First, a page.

Unlikely Pals Watch Each Other's Back
Introducing your new addition to your established best friend is always a precarious activity. I hope you'll realize this and take the time to set up their first meeting with forethought. Introduce them on neutral ground off your property. Take a walk with them, even if the new member of the family is not up to a long walk. Many young puppies can only last for a brief outing before they collapse in need of a nap. Fortunately you'll be able to carry the youngster home, while the rest of your furry family gains an added understanding that this new pup will be joining you all for the long haul.
Beyond this first meeting and the personality traits of your dogs, what else can you do? My first piece of advice would be to get your dogs out walking together regularly. Walking with you sends a message of unity, that "we're all in this together" sort of feeling that helps bring housemates together on the same ground. The more you walk together, the more your dogs will see themselves as a unit, working together to maintain a happy, harmonious household.
Be aware of any jealousy that may be signaled by your first family members, offering them some one-on-one time to make sure they understand that you still view them as extremely important. Praise them when they behave well with their new housemate and encourage all of your pets to build an amicable relationship that demonstrates teamwork. From alerting you to strangers to maintaining the household rules, you'll soon find each dog takes a special interest in the job that best suits him, balancing the workload to give you peace of mind. Watch for opportunities to build on these acceptable behaviors with praise, affection and treats.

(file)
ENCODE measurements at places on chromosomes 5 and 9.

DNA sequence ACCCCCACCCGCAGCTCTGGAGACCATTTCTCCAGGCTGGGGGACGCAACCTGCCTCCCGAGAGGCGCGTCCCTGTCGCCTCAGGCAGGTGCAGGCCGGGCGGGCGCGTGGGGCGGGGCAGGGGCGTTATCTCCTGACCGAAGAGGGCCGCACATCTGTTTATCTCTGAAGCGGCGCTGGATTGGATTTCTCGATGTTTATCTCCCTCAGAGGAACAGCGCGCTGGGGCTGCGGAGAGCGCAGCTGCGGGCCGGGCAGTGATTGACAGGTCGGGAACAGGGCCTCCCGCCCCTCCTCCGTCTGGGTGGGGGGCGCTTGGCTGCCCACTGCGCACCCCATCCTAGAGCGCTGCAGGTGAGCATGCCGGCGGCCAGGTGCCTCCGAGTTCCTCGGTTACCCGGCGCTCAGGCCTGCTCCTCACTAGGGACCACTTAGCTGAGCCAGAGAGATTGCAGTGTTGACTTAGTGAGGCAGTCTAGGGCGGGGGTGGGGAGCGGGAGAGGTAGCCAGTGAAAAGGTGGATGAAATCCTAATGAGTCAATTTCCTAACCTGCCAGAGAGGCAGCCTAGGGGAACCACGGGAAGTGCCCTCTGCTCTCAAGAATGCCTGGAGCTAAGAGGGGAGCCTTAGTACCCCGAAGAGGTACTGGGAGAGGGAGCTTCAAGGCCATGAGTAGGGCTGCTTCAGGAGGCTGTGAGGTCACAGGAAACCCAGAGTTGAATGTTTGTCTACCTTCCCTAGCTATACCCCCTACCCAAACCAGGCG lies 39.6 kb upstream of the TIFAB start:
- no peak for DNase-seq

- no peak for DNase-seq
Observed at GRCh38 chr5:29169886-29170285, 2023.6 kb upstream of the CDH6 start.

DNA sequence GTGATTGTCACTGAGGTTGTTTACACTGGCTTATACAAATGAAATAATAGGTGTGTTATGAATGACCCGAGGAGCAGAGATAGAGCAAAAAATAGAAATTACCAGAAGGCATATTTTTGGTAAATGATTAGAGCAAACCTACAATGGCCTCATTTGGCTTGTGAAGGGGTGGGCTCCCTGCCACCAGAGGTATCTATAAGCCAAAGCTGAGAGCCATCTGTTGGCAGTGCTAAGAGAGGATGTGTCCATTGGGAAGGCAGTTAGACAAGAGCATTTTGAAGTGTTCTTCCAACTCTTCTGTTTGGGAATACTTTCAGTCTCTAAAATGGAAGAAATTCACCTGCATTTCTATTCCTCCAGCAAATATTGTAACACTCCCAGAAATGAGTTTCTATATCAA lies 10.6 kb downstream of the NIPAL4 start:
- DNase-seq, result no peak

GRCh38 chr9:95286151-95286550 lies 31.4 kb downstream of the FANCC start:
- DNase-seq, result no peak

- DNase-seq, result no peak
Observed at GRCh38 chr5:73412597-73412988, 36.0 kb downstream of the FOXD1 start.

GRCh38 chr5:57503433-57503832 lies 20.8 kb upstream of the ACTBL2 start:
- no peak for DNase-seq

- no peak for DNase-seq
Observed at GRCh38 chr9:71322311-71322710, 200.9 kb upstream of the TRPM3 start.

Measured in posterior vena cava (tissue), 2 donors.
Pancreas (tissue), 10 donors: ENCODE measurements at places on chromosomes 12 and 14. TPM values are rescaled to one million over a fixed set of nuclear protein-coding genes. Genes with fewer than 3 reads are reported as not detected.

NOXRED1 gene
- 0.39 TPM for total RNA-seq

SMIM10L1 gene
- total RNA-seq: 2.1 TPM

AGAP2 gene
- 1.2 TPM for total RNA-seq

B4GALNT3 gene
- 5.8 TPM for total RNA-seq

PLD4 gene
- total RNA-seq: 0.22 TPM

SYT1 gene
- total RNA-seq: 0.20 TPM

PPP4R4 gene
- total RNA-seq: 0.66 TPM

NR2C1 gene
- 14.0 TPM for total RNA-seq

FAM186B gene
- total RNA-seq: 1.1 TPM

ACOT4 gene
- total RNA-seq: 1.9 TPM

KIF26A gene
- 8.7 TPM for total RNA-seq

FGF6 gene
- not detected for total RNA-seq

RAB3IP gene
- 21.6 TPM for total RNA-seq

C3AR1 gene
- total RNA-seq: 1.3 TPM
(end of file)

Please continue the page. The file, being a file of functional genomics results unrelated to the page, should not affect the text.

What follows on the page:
Finally, a note of extreme importance. Dogs that live together can be dangerous to themselves and family members if they develop food aggression or resource guarding. The latter can refer to anything that a dog refuses to give up when asked by you--toys, treats, and even your favorite chair. To assure that these problems do not begin, and never become a problem, please train for this from day one.
Teach your dogs to wait at their bowls until you signal permission to eat. This sends an unspoken message of ownership of the food, helping to make sure the dogs do not ever attempt to take over another's chow. Toys may be dispensed in the same manner. Ask for proper manners and offer the toy as a reward. Be sure to include "Drop it" in your list of skills to train for, to allow you to retrieve items of value or danger before your dog consumes them.
These and many more new companion strategies will help your dogs bond with one another, while building your bond with them as a team.